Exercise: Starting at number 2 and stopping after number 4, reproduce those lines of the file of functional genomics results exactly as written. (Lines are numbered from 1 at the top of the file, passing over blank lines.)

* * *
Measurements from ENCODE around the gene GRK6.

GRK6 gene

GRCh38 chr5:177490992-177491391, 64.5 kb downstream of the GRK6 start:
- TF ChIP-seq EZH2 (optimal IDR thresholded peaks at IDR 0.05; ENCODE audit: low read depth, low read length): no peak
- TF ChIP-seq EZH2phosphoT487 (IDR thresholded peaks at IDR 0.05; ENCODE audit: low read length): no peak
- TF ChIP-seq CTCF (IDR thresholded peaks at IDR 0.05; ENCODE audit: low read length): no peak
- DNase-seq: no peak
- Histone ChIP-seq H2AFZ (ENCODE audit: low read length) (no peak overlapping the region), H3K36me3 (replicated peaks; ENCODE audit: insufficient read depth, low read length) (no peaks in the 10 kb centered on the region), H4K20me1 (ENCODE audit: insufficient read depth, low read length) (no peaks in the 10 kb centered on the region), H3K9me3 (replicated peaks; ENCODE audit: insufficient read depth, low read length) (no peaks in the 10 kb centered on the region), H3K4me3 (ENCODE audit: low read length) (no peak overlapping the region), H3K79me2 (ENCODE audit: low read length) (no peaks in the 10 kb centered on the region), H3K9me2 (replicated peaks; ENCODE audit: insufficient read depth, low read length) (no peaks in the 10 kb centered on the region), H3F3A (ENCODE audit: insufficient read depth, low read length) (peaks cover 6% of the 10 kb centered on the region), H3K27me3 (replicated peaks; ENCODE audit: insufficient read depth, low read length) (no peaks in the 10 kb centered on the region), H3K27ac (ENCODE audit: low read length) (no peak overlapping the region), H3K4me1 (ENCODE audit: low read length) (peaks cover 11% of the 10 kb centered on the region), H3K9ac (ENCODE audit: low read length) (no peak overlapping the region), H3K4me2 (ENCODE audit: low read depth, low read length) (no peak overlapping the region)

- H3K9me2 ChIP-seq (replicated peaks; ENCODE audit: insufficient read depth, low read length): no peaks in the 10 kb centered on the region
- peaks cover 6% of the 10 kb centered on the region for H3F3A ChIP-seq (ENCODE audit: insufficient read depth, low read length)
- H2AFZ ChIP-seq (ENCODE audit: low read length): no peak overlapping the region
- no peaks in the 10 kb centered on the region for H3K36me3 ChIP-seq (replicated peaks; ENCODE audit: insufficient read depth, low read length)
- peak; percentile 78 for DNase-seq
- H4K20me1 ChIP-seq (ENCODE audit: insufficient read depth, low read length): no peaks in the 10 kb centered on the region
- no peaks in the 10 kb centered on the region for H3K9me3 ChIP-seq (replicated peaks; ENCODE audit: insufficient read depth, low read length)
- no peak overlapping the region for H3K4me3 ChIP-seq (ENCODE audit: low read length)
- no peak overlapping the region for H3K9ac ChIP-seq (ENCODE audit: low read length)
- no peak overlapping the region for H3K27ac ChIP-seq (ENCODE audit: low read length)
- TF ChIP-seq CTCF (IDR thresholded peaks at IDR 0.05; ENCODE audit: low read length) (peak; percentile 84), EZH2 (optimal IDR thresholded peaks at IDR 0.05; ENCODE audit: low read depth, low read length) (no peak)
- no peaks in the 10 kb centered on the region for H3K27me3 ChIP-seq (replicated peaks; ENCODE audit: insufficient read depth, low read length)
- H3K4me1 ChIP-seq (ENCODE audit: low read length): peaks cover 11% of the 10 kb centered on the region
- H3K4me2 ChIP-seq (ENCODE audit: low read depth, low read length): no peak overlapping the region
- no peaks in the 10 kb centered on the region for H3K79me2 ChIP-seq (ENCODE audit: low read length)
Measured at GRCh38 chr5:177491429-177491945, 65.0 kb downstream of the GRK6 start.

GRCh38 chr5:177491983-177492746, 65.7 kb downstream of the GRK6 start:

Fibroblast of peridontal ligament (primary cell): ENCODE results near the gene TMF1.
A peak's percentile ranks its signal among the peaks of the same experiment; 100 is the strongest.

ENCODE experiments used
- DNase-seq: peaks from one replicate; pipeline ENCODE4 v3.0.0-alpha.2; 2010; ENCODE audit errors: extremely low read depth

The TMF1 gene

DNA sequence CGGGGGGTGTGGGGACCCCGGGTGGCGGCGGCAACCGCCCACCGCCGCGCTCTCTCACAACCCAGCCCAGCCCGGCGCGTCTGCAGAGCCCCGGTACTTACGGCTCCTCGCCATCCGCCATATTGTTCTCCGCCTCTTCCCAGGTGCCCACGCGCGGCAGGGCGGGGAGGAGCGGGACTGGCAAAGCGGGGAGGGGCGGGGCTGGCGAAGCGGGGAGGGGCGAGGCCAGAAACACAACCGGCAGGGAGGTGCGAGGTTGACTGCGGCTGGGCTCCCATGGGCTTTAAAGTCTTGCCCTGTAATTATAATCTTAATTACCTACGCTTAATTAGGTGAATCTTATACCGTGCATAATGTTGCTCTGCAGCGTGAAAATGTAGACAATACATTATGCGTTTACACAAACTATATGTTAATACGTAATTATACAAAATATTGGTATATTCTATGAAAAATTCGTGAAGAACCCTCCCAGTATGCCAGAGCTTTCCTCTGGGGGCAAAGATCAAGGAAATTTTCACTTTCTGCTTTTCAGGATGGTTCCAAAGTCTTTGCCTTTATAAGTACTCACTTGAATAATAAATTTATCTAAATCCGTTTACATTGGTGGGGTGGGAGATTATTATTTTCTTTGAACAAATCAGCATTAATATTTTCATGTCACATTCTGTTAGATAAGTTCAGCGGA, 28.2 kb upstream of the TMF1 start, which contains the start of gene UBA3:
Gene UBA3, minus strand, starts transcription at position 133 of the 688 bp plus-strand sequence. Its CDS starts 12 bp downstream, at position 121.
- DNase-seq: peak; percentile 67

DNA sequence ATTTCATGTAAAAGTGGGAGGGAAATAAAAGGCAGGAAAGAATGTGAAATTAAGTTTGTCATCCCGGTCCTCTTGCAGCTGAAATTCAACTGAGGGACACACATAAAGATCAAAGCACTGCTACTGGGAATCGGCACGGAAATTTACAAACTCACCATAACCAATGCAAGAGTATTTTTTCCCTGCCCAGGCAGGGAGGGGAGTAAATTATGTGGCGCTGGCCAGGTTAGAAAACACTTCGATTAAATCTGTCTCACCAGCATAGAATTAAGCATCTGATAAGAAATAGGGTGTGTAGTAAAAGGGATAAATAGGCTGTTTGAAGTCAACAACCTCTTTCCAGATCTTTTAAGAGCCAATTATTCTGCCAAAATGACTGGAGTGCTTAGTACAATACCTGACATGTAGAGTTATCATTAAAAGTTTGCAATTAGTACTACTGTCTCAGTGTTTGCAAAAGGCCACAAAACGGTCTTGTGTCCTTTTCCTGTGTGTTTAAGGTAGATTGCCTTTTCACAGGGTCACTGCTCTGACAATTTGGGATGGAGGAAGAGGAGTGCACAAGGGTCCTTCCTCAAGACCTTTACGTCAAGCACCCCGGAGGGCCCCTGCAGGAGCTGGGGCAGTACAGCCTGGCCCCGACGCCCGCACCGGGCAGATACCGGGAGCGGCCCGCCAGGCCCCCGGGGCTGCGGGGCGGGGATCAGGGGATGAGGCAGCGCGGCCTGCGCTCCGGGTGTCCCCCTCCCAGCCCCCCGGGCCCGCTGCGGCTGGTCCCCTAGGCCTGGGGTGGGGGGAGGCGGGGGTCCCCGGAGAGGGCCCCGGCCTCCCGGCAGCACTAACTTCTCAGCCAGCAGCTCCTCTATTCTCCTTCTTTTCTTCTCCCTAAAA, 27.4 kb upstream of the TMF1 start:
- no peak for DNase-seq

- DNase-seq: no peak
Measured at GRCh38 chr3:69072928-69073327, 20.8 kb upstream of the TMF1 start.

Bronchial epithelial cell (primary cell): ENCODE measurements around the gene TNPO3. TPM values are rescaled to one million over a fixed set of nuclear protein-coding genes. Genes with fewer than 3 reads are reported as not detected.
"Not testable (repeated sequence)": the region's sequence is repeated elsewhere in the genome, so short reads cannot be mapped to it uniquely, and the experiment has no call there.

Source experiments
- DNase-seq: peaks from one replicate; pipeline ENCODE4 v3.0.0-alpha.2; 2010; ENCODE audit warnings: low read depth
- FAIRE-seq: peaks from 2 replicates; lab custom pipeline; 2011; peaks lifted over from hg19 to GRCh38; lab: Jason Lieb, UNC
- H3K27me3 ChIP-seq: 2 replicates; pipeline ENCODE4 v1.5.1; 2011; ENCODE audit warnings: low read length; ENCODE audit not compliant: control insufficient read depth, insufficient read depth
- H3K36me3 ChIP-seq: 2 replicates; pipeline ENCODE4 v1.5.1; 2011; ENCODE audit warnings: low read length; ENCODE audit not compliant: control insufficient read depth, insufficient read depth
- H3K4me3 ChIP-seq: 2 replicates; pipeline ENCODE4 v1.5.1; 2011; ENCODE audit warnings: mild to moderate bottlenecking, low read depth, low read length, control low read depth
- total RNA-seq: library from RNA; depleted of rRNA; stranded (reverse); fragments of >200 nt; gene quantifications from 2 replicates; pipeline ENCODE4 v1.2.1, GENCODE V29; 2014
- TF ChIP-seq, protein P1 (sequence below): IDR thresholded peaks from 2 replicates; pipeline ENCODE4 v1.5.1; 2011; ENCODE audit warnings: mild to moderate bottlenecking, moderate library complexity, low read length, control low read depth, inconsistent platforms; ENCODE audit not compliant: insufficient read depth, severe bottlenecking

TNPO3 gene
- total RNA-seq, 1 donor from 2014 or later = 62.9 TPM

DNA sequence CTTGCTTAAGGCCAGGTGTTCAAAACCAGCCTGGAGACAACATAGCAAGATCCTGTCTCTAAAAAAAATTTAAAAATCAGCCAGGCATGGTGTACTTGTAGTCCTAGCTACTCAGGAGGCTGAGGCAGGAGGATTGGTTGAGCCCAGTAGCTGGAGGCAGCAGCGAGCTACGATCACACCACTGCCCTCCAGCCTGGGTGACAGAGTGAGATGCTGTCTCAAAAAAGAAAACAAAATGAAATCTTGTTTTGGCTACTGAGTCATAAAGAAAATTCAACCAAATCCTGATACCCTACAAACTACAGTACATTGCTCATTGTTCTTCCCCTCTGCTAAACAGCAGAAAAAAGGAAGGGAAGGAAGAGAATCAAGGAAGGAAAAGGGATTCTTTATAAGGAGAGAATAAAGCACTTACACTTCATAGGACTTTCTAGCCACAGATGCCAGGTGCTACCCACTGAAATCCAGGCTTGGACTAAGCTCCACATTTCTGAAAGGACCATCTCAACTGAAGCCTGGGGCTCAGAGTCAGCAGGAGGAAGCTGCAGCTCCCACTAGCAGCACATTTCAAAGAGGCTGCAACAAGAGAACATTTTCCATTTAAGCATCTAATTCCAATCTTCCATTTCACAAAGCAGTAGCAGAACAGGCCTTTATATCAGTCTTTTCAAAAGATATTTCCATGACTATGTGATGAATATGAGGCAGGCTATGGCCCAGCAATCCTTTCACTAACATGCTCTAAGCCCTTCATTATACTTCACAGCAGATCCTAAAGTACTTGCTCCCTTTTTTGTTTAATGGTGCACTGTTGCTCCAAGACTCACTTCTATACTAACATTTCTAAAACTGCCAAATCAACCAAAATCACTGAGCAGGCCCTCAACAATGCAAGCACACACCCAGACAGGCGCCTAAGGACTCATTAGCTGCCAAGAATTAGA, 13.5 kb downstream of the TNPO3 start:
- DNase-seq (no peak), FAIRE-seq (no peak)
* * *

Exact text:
GRK6 gene

GRCh38 chr5:177490992-177491391, 64.5 kb downstream of the GRK6 start:
- TF ChIP-seq EZH2 (optimal IDR thresholded peaks at IDR 0.05; ENCODE audit: low read depth, low read length): no peak